To paint our city with and wide green paint brush, proves only one thing, that you understand less about Burlington and Vermont than any other topic I’ve seen in the conservative press yet. But best of all, your little anti-travelogue will only keep more of you from coming here with your backwards, hypocritical, conservative “values” and trying to take over our state. You just keep painting Howard Dean as a liberal, we know the truth (he’s far from it) and you will to eventually, and you’ll be very, very sorry.

I’m forty, a small business owner, member of the chamber of commerce, home owner, outdoorsman and I’ve just gotta say, if you come away from this city and this beautiful state with only negative things to say, I pity you, I really do. Your pathetic little “made in America” life must be hell on earth. And I don’t mean on a “I have more things than you” level, I’m talking actual beauty and peace and respect in your life.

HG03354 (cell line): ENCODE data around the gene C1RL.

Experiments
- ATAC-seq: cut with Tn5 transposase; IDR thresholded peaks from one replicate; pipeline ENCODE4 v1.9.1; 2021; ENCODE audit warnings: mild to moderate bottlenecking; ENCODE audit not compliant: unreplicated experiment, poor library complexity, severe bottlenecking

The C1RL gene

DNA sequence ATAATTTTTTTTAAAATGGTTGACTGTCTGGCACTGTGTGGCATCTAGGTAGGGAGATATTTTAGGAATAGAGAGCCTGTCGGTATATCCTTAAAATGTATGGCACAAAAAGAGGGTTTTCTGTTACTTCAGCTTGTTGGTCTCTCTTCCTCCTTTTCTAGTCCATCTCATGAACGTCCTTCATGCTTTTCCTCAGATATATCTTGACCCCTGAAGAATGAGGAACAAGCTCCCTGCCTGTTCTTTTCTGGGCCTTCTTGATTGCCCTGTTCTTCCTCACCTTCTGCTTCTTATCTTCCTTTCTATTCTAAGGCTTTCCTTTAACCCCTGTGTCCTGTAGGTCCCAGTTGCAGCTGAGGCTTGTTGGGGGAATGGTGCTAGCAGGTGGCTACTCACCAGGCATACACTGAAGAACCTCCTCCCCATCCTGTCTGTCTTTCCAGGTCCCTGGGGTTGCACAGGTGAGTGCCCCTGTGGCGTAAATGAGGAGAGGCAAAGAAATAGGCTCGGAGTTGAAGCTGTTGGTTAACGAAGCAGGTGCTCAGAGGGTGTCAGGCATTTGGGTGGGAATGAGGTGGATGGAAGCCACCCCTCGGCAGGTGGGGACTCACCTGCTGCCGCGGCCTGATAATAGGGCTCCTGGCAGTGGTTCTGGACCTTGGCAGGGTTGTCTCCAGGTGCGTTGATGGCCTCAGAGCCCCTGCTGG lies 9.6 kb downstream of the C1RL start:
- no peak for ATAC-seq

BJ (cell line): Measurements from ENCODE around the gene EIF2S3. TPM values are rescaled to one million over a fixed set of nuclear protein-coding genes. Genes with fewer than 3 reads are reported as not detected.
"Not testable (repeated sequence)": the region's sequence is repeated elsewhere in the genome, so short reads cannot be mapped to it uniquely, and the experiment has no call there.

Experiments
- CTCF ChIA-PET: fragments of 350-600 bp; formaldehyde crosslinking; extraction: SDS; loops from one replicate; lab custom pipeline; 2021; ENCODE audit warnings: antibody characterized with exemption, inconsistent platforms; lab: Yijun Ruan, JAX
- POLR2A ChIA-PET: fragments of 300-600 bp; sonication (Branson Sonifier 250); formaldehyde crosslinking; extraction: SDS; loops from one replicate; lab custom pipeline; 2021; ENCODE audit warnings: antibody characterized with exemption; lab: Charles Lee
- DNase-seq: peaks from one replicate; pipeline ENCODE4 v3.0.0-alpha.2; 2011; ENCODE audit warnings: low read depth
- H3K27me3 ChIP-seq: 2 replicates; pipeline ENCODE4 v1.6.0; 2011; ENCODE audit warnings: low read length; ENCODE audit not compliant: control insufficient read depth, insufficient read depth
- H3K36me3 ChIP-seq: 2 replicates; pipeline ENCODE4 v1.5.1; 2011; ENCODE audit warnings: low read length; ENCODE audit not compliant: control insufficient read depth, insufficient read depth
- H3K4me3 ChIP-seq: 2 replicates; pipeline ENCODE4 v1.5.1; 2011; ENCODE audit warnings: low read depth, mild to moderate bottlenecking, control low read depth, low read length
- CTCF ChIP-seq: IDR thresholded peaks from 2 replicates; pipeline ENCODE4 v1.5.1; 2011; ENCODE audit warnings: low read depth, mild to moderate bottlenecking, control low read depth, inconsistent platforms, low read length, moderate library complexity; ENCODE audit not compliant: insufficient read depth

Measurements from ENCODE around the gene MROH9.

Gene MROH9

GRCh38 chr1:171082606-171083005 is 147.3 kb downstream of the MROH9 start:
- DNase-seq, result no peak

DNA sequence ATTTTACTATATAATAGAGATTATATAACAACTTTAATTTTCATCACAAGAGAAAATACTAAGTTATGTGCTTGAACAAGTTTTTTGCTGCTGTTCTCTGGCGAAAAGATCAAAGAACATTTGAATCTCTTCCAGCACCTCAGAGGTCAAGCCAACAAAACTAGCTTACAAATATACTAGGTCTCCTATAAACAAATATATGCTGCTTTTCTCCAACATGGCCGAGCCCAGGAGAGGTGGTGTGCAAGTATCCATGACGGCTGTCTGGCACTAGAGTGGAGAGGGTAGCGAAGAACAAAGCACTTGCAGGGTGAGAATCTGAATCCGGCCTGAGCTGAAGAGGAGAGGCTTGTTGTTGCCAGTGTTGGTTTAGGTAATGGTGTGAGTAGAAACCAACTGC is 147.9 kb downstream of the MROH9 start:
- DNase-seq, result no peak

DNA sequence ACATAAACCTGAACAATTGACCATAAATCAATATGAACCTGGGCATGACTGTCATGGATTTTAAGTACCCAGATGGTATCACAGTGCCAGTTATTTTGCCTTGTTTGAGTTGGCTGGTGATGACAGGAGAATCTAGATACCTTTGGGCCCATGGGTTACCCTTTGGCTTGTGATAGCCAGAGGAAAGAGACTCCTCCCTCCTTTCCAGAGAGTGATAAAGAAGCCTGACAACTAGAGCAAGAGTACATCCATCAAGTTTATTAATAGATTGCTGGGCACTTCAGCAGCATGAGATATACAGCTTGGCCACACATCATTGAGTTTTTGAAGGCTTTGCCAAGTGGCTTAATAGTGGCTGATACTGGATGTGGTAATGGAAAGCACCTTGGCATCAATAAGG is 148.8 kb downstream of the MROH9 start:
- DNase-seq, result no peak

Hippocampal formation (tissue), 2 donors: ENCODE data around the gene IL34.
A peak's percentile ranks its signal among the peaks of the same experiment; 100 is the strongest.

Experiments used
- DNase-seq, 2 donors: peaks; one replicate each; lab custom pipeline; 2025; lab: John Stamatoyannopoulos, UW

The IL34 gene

I’ve never locked my doors, car or home, and I won’t. I don’t have a car alarm, or home defense alarm or even a neighborhood watch. I live in a city of 40,000 people and the thought of fearing someone never enters my mind. So you keep on portraying us as latte sipping intellectuals, that’ll be just fine with me. That way I don’t have to even consider questioning whether a customer or neighbor is a decent honest person. We get along fine here without you. Just ask Chief Justice Reinquist, he loves it here.

[Name withheld]
Burlington, Vermont


Forget The Profs & The Library


What college is really about.

Web Briefing: July 10, 2014

Fair Trade?